> variables. If we had instead stored the state in the private field and
> compiled getBalance to use the field, that doesn't affect the
> important issue.
> **********************
> Notice that the lifetime of amp cannot be shorter than the lifetimes
> of the Point instances, since the instances retain amp, and these
> instances are the only objects ever stored as keys in amp.
> **********************
> For this usage common pattern, the lifetime of the keys of amp cannot
> outlive the lifetime of amp.
> Thus, no matter what the spec says, normatively or not, about expected
> storage costs, competitive pressures will drive JS engine implementors
> to make this efficient. The way to make this efficient is by the
> technique previously discussed -- hang the private state off of the
> object, not the weakmap. Use the weakmap only as an unforgeable token
> for naming and accessing this state. If we get rid of private symbols,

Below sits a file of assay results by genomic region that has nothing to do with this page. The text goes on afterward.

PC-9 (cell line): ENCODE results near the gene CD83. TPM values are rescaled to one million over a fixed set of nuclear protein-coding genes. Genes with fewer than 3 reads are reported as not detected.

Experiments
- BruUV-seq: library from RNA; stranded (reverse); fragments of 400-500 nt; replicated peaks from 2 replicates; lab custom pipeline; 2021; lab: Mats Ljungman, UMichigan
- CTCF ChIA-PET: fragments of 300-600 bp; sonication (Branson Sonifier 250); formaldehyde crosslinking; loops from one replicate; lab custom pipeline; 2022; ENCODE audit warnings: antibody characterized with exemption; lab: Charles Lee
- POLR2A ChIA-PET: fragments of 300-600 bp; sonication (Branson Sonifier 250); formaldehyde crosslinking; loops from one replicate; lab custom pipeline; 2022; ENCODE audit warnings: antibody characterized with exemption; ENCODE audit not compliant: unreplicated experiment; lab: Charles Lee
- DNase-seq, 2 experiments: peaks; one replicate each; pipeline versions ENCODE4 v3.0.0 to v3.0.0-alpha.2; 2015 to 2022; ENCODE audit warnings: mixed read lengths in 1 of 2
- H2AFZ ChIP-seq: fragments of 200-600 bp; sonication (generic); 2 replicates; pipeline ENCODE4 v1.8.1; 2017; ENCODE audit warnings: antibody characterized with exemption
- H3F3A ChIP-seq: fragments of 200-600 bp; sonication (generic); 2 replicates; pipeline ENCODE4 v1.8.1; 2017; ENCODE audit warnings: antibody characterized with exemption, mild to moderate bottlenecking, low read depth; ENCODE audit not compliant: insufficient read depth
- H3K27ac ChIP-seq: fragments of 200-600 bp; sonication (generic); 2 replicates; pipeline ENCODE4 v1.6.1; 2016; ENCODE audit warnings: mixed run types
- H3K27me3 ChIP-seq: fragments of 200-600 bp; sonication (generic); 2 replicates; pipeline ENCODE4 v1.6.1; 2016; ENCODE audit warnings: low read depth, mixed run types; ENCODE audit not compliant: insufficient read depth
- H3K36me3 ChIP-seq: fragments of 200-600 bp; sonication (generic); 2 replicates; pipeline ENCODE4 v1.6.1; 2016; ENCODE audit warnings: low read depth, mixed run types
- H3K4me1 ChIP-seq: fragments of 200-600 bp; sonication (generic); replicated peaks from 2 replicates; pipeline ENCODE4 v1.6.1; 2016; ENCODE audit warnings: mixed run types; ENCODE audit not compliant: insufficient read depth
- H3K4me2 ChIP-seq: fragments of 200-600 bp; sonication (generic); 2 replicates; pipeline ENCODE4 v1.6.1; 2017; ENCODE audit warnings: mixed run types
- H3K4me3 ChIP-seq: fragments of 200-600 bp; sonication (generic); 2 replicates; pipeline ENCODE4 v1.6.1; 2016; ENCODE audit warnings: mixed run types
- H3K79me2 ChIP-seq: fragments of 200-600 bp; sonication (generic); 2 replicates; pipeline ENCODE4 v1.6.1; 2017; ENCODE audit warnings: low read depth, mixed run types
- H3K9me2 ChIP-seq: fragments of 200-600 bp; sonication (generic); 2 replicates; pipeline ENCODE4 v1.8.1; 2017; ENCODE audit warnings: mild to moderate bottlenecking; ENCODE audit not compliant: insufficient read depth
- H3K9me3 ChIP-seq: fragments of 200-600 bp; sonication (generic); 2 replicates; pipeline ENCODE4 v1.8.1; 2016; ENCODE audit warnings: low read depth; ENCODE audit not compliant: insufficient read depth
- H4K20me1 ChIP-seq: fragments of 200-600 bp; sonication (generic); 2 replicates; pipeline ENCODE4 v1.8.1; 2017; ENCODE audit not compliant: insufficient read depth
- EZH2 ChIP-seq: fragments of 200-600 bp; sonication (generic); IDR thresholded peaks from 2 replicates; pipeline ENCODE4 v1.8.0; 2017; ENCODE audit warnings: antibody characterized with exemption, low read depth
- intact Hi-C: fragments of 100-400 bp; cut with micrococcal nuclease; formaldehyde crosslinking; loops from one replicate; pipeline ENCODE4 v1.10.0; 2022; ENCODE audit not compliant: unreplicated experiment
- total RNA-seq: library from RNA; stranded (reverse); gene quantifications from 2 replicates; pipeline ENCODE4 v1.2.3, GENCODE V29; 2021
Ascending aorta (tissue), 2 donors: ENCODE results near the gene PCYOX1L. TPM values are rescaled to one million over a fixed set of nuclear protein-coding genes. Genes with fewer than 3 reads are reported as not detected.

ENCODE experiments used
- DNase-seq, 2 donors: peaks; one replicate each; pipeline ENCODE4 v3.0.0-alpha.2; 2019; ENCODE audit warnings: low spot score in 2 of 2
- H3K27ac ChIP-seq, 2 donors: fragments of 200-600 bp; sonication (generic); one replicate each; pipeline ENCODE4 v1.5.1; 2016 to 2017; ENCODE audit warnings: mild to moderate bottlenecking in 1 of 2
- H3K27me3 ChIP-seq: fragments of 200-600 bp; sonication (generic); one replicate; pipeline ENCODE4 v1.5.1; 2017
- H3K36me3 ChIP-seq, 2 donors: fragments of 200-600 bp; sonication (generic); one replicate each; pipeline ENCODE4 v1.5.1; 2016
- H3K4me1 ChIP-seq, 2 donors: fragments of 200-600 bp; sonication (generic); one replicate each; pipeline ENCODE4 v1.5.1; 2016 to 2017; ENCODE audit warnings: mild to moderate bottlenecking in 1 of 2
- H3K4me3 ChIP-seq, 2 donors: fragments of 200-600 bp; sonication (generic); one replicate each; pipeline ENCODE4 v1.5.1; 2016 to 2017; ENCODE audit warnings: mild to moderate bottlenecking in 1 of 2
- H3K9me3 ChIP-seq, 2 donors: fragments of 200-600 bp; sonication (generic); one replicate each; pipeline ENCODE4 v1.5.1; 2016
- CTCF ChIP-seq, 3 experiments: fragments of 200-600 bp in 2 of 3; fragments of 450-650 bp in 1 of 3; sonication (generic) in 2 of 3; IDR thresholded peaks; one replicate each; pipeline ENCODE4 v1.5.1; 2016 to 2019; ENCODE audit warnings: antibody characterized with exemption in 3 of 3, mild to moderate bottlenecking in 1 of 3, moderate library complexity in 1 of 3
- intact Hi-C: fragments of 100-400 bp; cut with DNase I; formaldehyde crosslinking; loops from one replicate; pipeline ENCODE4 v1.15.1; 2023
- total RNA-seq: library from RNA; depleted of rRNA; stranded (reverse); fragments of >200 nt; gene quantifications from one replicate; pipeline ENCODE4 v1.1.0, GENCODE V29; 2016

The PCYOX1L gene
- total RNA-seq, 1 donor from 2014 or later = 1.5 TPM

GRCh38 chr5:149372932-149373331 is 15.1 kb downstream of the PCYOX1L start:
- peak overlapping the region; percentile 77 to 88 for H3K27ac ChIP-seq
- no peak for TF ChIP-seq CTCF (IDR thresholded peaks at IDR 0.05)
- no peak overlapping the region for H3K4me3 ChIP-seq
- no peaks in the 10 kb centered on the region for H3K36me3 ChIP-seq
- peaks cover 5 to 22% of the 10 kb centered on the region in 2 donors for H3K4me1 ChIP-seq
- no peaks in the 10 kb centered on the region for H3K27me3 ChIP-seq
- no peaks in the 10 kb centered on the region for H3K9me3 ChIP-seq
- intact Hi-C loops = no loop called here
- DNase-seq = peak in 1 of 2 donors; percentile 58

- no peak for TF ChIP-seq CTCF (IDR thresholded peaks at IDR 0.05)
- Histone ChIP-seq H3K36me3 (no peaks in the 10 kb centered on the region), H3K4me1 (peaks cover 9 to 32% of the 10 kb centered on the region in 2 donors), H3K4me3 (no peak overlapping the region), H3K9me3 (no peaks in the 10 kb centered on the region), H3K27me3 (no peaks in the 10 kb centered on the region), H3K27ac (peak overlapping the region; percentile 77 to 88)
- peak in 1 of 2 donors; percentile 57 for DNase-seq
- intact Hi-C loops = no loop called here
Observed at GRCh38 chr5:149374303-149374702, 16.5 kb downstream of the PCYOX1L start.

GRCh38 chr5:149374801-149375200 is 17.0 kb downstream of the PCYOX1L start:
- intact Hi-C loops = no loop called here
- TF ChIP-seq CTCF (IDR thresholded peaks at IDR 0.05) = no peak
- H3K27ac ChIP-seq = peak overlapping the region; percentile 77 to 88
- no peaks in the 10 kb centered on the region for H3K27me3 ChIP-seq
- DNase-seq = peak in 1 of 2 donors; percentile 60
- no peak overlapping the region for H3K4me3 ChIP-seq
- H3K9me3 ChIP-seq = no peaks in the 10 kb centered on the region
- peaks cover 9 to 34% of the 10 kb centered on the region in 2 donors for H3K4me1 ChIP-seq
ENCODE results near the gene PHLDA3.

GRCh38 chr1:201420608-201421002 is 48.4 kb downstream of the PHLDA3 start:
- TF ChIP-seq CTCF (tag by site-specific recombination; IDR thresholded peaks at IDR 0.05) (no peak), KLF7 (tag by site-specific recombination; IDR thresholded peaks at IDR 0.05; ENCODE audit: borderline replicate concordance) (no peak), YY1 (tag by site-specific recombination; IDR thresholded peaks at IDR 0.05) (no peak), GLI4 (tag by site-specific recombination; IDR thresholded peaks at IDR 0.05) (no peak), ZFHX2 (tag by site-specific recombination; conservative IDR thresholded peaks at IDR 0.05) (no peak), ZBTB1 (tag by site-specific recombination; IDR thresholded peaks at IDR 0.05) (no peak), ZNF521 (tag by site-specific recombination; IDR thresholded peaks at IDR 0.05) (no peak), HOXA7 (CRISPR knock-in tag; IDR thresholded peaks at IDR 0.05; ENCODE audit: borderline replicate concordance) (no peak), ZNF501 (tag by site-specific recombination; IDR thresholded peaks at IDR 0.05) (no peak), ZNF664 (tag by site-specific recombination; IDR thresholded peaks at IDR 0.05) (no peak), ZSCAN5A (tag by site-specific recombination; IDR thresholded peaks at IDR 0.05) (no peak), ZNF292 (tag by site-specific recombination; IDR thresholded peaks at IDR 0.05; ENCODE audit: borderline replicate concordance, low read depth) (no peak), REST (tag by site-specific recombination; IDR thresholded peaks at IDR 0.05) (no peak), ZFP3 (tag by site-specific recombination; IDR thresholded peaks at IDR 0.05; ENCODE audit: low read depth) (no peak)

> we should expect this pattern of usage of WeakMap to have the same
> cost that private symbols would have had. We can help implementors
> achieve that by having this expansion call instead
> "WeakMap(USE_KEY_LIFETIME_HINT)" or whatever it is called. Then
> implementations would not have to recognize the pattern by other
> means.
> Complexity is the enemy of security. We already have four
> encapsulation mechanisms in ES6 in addition to private symbols:
> 1) functions encapsulating lexical variables
> 2) WeakMaps
> 3) proxies encapsulating handlers and targets
> 4) modules encapsulating what they don't export.
> With enough spec and engineering effort, any of these could be grown
> into a means for providing efficient class/object encapsulation. Of
> them, I think #2 is most plausible. Even is we find #2 does not work
> out, we should think about growing one of the other candidates as an
> alternative to private symbols. Security demands simplicity, and
> semantic simplicity is more important than implementation simplicity.
> --
>    Cheers,
>    --MarkM
> _______________________________________________
> es-discuss mailing list
> es-discuss at

Dr. Axel Rauschmayer
axel at